Verge


The landscape prayed its litany

of dusk, grieved us, did not need us.

Daylight grew fat, grew slack with fatigue;
the pond scum thickened.

If you listened, the limestone sunk beneath
your tired feet told you

you were water before you were flesh,
and wind before that.

Your bones may leave a fine shape, like old fish,
like curved shells; we happen

the way light happens;
after the thunderstorms ride the sky,

day’s skin darkens. Beneath it, a hawk
quiets. Pink lizards skirt the window light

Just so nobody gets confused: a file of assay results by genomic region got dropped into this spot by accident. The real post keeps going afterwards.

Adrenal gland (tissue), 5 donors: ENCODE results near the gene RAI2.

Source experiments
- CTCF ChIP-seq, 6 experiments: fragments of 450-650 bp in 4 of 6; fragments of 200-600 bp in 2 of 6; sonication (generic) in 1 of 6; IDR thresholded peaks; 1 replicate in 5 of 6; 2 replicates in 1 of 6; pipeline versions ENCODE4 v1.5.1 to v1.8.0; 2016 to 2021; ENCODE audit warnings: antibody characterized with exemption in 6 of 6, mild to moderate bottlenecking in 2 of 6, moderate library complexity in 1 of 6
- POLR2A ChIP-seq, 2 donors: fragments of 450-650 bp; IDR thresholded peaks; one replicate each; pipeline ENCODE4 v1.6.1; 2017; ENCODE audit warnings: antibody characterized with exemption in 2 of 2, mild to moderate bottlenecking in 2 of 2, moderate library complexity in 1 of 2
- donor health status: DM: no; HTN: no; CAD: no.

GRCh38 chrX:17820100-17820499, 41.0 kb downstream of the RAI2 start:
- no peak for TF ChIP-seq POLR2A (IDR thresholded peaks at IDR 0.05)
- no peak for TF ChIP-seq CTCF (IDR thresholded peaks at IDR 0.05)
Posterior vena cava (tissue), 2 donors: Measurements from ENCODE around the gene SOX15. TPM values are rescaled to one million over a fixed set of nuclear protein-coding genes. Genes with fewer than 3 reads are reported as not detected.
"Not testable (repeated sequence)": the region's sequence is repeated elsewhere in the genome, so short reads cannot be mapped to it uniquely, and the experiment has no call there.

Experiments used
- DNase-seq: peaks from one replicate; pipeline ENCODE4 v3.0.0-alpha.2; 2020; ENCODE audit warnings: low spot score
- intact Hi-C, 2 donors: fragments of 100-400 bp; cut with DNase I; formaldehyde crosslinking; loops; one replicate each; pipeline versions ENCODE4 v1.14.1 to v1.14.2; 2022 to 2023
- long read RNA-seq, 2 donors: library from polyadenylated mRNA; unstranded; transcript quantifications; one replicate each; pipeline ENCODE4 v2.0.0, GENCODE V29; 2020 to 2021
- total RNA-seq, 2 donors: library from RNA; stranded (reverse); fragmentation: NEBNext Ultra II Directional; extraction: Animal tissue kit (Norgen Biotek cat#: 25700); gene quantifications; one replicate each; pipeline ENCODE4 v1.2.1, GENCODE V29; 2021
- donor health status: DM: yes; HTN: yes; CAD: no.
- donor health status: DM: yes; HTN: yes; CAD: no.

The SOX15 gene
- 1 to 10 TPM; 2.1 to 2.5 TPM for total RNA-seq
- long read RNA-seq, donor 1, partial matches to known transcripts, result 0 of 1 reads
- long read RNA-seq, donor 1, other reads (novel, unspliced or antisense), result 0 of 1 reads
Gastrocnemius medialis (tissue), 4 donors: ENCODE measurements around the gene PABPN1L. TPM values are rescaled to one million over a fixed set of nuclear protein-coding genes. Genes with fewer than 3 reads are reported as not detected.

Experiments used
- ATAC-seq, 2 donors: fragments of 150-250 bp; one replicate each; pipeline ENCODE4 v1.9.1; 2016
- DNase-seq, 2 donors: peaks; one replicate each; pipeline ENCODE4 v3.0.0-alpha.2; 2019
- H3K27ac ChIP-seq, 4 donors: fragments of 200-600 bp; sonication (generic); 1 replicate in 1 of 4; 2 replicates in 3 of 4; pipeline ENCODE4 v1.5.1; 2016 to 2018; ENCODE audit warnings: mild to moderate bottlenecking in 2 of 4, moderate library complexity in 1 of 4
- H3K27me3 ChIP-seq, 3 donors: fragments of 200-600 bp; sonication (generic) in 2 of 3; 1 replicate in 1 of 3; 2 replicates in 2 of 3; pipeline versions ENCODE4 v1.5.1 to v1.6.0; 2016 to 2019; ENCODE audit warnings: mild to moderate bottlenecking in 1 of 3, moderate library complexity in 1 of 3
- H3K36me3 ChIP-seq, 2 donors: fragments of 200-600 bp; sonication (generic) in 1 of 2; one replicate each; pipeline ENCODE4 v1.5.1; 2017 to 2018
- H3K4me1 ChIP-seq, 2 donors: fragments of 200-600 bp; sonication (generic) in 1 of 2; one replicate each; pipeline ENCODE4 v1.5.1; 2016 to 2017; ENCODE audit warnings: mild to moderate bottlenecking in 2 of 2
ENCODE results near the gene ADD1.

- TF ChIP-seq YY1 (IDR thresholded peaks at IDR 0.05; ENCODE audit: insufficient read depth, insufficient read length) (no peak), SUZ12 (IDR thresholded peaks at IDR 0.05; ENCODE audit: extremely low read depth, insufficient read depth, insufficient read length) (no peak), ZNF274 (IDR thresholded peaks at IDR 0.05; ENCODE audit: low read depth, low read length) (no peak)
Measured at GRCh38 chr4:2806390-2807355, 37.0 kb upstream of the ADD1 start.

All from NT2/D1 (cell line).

and the Luna Moth bangs like an amnesiac angel
against the screen. Later sleep will weave

the wet through our ribs; we will grow wide,
slatted, unmoored, born by the tide-heave of dreaming,

o body, old boat of time and breath, no less, no less.

–First appeared in 32 poems and then in the anthology Old Flame

http://www.32poems.com/blog/4812/old-flame-from-the-first-ten-years-of-32-poems-magazine